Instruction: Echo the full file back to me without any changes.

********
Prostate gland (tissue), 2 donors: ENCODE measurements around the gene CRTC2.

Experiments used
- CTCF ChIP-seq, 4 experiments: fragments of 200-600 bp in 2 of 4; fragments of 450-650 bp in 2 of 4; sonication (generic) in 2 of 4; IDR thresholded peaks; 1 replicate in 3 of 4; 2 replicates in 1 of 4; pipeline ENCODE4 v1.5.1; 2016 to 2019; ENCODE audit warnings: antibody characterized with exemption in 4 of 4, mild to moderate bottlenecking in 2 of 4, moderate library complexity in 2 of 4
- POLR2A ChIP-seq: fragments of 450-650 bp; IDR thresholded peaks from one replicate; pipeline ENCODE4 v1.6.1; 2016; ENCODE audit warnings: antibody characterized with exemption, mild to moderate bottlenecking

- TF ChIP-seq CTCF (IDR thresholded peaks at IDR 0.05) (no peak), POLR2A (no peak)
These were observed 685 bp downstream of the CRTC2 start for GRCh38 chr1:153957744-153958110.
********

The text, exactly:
Prostate gland (tissue), 2 donors: ENCODE measurements around the gene CRTC2.

Experiments used
- CTCF ChIP-seq, 4 experiments: fragments of 200-600 bp in 2 of 4; fragments of 450-650 bp in 2 of 4; sonication (generic) in 2 of 4; IDR thresholded peaks; 1 replicate in 3 of 4; 2 replicates in 1 of 4; pipeline ENCODE4 v1.5.1; 2016 to 2019; ENCODE audit warnings: antibody characterized with exemption in 4 of 4, mild to moderate bottlenecking in 2 of 4, moderate library complexity in 2 of 4
- POLR2A ChIP-seq: fragments of 450-650 bp; IDR thresholded peaks from one replicate; pipeline ENCODE4 v1.6.1; 2016; ENCODE audit warnings: antibody characterized with exemption, mild to moderate bottlenecking

- TF ChIP-seq CTCF (IDR thresholded peaks at IDR 0.05) (no peak), POLR2A (no peak)
These were observed 685 bp downstream of the CRTC2 start for GRCh38 chr1:153957744-153958110.